Friday, April 29, 2005

World Crime

One of the most important challenges the west is facing today is decreasing crime and making sure that it'll continue to decrease. A certain kind of a minimum will be reached until someone comes up with something like that Pre-Crime system from "Minority Report" (just don't count on it ;-). In other words - most likely we will always have to deal with crime. If the minimum - or something close to it - has already been reached then we must aim to stabilize things so that a disastrous increase in crime is no longer possible under any circumstances.

I have made some simple research and come up with homicide statistics for some countries. The sources have been listed at the bottom of this entry. What I found out was that the not-so-western western country
Japan is clearly the most peaceful nation (perhaps of the whole world if we exclude all tiny nations) where almost every homicide is solved. However - Japan has a high rate of suicides.

The leader of the west - the US - the most Christian western nation and the home of the infamous 2nd Amendment - is the most violent (homicides per capita) 1st World western nation which really shouldn't be a surprise to anyone. On September 11th 2001 - three thousand people were murdered by fanatics - but since that event Americans have killed each other by more than 40 000 (although homicide rates have been going down ever since -93). However one has to remember that each state has its own laws and regulations and homicide rates vary from relatively low rates in certain areas of New England to extremely high rates in District of Colombia & California. Gun control laws, three-strikes convictions, death penalty etc. - all show mixed results of whether these regulations actually help to decrease crime or whether they help to increase it. During the last decade US crime dropped almost dramatically.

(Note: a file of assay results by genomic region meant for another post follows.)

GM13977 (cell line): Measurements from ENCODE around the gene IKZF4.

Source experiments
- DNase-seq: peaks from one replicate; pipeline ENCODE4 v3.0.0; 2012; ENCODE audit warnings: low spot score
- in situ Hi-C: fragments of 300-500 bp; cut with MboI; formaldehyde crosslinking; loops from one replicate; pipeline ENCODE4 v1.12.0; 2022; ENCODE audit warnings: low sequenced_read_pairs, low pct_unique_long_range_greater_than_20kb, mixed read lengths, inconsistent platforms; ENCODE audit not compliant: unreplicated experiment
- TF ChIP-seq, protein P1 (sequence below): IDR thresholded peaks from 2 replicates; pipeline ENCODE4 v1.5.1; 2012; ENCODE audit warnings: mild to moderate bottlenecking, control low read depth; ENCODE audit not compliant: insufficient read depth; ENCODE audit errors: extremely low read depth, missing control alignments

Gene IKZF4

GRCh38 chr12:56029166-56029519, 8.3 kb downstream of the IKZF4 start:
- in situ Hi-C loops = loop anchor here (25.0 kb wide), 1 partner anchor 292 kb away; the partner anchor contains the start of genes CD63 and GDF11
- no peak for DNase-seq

Since some former East Block countries joined the EU last year the EU homicide average went up but even in these new EU countries the crime statistics show some improvements. Out of EU countries Finland is one of the most violent with a relatively high rate of homicides (highest if we exclude the new EU countries which joined in -04) and assaults mostly due to massive consumption of alcohol. Finland also has a high number of suicides (per capita is higher than that of Japan's). The good news is that nearly all homicide cases are solved (applies to other crimes as well) and there's no corruption among the law enforcement forces in Finland (In fact - suggests that Finland has the smallest amount of corruption out of all countries in the world).

This is nothing compared to extremely high homicide & crime rates in Russia. Sketchy estimates & reports indicate that there were at least 30 000 homicides in Russia in 2004. That's almost twice the amount of the US although Russia's population is about 50% smaller than that of the US. The Russian police is facing serious difficulties in solving these crimes and many lack the motivation to put their energy on chasing criminals when the pay is low and the public don't show much trust toward the police. Corruption levels are also extremely high in many levels of the government.

The most violent places on Earth - which are not in a state of war at the moment - are in Africa (South-Africa) & South America (Colombia).